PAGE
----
Title

Commentary: evaluating Title VII investments in primary care training: drop in the ocean, or levee against the flood?

Document Type

Editorial

Publication Date

11-2008

Journal

Academic Medicine

Volume

Volume 83, Issue 11

Inclusive Pages

1002-1003

Keywords

Academic Medical Centers--economics; Financing, Government--legislation & jurisprudence; Primary Health Care; Training Support--legislation & jurisprudence; Primary Care

Abstract

The Title VII primary care programs have been in place for over thirty years to improve Americans' access to primary care clinicians, especially physicians, through community based, primary care-focused education of students and residents, and preparation of faculty. Despite the long investment in these programs, however, U.S. medical students' interest in primary care has reached new lows. So it might seem obvious why the president's Office of Management and Budget (OMB) declared the Title VII primary care programs "ineffective;" But the OMB analysis aggregates these into an overall assessment of 40 separate Health Resources and Services Administration health professions programs. Furthermore the OMB evaluation of the Title VII primary care programs did not consider the outcomes most readily affected by these grants-those on the individual students, residents, faculty, and institutions. Accordingly, it does not reflect the important role of Title VII in building and sustaining primary care teaching over the years, an impact extensively documented in the accompanying articles. The Title VII primary care programs have struggled with diminishing levels of funding even as sources of support for specialized education have flooded into medical schools and teaching hospitals. What is most impressive about the successes of the Title VII primary care programs documented in the accompanying articles is not just the impressive record of accomplishment but that it occurred despite the powerful forces driving subspecialty care. Hopefully, the next generation of policy makers will use this important history to recommit to a national investment in primary care education. This commentary is part of a theme issue of Academic Medicine on the Title VII health professions training programs.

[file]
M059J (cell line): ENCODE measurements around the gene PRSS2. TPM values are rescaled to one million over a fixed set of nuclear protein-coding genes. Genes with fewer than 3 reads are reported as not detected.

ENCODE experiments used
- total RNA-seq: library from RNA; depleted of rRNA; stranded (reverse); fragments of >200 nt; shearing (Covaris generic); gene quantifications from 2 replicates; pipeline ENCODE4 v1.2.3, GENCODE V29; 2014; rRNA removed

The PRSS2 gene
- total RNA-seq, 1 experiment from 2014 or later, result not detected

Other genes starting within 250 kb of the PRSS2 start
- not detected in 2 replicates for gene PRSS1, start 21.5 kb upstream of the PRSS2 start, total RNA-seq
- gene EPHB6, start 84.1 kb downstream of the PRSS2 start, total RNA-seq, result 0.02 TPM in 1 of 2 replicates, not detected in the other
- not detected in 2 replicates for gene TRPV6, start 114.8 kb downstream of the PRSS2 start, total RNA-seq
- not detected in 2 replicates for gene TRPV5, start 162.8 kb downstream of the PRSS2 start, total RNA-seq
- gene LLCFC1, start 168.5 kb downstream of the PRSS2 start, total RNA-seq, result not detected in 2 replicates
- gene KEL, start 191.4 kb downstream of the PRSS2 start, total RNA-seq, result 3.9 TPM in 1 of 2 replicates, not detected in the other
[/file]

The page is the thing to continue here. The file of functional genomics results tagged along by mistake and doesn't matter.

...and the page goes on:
Peer Reviewed

1